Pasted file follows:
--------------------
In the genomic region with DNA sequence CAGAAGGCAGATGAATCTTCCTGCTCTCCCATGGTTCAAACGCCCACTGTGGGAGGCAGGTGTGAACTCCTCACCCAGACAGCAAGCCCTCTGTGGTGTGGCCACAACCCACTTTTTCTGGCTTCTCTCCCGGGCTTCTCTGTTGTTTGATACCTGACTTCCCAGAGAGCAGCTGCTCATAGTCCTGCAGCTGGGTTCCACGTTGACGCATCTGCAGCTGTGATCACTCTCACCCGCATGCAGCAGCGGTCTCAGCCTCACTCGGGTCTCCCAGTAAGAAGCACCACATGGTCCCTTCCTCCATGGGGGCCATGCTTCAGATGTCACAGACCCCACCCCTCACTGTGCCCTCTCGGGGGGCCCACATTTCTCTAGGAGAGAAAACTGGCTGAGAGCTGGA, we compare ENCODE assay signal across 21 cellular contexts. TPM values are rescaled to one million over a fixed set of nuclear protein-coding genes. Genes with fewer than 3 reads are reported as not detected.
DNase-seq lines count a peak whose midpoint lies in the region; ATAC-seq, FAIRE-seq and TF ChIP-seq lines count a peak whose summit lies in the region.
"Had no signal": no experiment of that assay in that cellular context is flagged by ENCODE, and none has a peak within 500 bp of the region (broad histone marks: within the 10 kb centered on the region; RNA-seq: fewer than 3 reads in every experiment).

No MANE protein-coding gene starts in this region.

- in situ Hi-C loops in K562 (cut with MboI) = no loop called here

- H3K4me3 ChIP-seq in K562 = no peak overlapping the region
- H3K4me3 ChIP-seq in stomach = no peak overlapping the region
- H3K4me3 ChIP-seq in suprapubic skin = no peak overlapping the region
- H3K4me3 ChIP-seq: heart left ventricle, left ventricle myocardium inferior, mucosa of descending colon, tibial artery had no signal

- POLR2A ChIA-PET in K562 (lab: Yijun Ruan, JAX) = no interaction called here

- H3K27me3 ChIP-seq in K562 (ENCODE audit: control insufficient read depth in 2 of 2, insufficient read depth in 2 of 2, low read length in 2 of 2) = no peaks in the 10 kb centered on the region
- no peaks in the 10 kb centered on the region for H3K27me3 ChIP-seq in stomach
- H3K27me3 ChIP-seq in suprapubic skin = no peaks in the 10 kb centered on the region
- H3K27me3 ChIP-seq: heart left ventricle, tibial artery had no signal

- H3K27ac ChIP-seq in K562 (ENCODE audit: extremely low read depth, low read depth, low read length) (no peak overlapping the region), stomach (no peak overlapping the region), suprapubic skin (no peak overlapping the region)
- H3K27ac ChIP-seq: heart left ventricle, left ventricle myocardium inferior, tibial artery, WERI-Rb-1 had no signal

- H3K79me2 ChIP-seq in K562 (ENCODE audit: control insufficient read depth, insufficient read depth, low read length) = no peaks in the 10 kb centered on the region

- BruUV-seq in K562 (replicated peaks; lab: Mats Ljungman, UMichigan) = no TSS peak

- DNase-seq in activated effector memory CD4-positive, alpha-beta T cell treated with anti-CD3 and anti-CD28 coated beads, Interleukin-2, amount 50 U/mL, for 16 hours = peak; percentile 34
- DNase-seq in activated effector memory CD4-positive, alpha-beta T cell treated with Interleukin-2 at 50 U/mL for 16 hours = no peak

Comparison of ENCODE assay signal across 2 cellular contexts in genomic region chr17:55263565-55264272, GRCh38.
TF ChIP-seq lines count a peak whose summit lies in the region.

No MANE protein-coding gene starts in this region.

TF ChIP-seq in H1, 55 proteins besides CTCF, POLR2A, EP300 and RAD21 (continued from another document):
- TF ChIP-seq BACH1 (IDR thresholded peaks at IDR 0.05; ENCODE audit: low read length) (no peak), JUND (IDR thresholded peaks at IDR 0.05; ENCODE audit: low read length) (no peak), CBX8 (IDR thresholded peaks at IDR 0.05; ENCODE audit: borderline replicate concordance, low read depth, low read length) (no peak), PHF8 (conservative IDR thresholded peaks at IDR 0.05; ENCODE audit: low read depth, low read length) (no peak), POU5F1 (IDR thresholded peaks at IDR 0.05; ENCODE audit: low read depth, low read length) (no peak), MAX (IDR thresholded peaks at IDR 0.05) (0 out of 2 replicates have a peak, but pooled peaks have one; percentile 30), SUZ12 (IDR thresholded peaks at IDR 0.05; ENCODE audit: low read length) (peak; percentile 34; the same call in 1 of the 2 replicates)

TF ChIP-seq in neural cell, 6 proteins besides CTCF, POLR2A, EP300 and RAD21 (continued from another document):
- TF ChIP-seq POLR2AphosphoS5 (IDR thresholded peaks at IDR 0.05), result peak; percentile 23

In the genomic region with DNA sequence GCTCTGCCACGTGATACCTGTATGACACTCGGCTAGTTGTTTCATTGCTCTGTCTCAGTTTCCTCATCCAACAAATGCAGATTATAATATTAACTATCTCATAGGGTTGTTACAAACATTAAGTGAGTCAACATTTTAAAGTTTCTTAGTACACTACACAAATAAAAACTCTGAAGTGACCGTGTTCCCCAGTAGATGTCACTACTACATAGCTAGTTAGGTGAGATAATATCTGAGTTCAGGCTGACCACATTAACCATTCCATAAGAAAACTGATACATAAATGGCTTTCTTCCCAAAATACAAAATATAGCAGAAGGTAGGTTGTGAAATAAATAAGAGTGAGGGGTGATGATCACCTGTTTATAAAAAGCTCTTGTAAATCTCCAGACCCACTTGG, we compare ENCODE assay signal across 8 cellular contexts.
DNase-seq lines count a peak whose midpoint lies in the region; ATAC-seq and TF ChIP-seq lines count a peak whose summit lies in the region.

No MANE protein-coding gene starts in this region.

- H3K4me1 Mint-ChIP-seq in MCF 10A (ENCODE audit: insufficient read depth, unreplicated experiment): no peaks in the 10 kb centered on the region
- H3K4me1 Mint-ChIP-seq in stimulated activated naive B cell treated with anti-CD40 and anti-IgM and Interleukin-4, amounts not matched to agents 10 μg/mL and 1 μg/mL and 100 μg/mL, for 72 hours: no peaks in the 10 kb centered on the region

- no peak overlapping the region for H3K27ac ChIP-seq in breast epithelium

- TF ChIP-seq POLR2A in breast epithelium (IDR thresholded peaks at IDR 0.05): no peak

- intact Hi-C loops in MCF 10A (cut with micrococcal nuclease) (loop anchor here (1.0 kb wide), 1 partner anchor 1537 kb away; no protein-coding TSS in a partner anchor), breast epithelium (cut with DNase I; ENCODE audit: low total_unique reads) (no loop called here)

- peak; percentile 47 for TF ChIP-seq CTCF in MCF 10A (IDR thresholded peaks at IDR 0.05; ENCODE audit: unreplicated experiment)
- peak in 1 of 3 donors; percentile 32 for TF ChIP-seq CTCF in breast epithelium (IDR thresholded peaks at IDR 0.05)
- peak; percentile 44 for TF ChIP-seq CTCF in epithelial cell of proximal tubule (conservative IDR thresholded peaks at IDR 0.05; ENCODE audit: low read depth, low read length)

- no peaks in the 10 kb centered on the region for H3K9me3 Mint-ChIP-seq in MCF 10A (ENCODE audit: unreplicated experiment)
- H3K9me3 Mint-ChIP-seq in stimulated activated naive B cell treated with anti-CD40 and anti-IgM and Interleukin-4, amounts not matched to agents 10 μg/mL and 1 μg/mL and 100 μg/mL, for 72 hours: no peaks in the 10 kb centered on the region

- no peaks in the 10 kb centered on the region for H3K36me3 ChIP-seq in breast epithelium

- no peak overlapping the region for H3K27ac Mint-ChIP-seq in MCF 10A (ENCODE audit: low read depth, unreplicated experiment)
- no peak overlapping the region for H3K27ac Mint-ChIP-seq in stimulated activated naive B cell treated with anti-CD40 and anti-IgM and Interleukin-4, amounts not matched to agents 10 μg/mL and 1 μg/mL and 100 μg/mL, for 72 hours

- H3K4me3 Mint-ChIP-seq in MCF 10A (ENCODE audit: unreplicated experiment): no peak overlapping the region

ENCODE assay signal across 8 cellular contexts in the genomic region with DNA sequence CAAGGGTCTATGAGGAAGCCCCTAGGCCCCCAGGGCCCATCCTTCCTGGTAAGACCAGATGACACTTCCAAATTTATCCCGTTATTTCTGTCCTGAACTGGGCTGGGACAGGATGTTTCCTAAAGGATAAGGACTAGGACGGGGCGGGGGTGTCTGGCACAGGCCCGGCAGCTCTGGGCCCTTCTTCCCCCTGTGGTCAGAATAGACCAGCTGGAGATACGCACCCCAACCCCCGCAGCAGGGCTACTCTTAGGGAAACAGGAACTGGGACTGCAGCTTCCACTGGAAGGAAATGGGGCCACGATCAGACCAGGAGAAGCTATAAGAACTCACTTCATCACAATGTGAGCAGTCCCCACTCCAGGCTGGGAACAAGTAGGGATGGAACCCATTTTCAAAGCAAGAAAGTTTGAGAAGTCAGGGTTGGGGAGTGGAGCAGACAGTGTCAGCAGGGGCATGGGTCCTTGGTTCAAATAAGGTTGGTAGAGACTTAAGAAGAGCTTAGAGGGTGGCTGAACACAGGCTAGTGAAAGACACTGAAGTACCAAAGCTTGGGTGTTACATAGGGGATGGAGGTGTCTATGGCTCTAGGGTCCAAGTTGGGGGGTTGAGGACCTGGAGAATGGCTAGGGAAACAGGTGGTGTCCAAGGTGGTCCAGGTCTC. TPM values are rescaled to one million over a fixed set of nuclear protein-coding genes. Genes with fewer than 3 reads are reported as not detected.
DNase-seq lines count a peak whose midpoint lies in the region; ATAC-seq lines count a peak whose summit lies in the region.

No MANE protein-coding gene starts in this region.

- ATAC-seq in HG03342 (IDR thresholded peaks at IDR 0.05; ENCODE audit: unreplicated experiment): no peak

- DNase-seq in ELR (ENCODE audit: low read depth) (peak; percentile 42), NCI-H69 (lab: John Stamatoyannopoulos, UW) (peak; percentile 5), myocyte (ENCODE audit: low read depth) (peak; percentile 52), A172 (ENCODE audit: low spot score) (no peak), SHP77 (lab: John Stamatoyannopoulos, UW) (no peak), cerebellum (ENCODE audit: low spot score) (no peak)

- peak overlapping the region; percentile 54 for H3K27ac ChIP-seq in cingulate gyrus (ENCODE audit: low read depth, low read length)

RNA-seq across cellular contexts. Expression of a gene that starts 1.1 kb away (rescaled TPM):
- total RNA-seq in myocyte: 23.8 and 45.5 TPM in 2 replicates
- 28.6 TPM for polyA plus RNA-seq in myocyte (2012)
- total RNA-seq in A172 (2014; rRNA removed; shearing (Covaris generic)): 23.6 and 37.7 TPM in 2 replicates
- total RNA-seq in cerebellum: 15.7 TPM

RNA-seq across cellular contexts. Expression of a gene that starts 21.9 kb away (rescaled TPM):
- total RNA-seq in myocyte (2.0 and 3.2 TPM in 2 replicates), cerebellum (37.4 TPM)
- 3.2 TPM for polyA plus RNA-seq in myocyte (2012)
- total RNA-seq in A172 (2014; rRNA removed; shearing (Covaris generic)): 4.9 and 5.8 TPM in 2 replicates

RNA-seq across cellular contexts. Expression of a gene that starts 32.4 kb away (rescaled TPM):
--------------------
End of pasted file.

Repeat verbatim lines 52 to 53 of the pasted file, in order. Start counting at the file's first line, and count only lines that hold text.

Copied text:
- total RNA-seq in myocyte: 23.8 and 45.5 TPM in 2 replicates
- 28.6 TPM for polyA plus RNA-seq in myocyte (2012)